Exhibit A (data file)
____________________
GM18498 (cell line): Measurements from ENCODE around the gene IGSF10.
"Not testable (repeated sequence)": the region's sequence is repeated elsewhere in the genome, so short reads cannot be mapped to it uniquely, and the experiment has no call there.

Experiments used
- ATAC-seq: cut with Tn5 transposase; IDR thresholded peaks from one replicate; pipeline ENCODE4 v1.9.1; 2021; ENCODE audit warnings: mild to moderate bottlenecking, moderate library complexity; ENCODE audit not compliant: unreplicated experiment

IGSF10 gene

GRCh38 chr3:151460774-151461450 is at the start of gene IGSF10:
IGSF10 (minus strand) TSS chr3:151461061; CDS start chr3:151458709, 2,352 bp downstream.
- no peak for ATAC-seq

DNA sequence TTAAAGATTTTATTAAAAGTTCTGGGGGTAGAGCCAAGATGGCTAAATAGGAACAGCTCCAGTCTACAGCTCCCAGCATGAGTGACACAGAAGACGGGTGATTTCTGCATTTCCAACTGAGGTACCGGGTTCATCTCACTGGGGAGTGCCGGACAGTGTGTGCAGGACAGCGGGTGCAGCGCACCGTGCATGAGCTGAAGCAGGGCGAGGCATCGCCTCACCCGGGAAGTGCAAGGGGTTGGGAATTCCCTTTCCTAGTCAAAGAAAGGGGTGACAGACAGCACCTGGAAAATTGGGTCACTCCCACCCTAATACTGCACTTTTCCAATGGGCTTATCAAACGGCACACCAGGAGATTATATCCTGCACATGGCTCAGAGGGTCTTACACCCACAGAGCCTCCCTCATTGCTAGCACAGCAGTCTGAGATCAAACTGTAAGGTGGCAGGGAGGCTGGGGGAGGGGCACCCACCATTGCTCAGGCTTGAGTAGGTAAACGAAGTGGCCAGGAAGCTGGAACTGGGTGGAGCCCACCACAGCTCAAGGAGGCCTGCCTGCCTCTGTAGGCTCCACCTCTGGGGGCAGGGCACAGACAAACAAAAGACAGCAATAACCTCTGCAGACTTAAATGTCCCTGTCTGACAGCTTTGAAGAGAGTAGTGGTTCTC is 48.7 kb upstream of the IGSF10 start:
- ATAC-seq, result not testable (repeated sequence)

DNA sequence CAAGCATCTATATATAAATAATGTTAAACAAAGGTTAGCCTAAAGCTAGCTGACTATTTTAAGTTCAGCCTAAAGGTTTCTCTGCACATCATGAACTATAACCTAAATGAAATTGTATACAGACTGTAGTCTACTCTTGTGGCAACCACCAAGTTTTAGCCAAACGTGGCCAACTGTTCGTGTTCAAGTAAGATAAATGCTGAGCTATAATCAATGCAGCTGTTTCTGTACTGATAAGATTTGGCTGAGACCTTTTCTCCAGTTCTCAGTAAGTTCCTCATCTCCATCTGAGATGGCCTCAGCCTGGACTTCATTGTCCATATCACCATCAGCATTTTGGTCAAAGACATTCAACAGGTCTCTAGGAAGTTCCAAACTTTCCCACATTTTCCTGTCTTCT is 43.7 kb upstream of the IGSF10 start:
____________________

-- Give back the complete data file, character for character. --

GM18498 (cell line): Measurements from ENCODE around the gene IGSF10.
"Not testable (repeated sequence)": the region's sequence is repeated elsewhere in the genome, so short reads cannot be mapped to it uniquely, and the experiment has no call there.

Experiments used
- ATAC-seq: cut with Tn5 transposase; IDR thresholded peaks from one replicate; pipeline ENCODE4 v1.9.1; 2021; ENCODE audit warnings: mild to moderate bottlenecking, moderate library complexity; ENCODE audit not compliant: unreplicated experiment

IGSF10 gene

GRCh38 chr3:151460774-151461450 is at the start of gene IGSF10:
IGSF10 (minus strand) TSS chr3:151461061; CDS start chr3:151458709, 2,352 bp downstream.
- no peak for ATAC-seq

DNA sequence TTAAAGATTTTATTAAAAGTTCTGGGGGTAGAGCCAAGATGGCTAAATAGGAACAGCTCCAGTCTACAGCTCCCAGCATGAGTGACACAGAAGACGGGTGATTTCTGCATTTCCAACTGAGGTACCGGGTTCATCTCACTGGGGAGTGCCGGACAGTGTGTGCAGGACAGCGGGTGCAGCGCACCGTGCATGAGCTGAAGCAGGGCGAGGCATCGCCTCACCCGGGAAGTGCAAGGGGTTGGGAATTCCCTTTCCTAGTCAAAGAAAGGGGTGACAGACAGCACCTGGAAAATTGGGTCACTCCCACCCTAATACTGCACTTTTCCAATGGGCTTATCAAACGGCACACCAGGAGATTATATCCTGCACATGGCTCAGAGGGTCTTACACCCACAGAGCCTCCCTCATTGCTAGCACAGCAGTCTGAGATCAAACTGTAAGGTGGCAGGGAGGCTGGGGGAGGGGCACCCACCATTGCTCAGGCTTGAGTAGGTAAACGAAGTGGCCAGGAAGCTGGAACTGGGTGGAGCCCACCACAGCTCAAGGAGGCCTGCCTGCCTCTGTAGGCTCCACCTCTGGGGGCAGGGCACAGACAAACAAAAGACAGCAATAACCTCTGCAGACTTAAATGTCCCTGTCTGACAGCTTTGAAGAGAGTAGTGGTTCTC is 48.7 kb upstream of the IGSF10 start:
- ATAC-seq, result not testable (repeated sequence)

DNA sequence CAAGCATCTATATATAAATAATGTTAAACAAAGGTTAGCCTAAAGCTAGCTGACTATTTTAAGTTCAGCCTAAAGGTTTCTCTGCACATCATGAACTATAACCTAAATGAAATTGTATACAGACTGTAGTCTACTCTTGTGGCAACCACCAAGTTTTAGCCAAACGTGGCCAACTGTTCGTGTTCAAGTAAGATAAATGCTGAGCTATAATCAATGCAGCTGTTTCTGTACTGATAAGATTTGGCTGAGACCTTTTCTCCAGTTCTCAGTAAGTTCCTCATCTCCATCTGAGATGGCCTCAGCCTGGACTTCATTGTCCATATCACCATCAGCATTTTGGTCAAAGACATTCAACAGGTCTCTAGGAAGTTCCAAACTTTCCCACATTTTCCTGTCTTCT is 43.7 kb upstream of the IGSF10 start: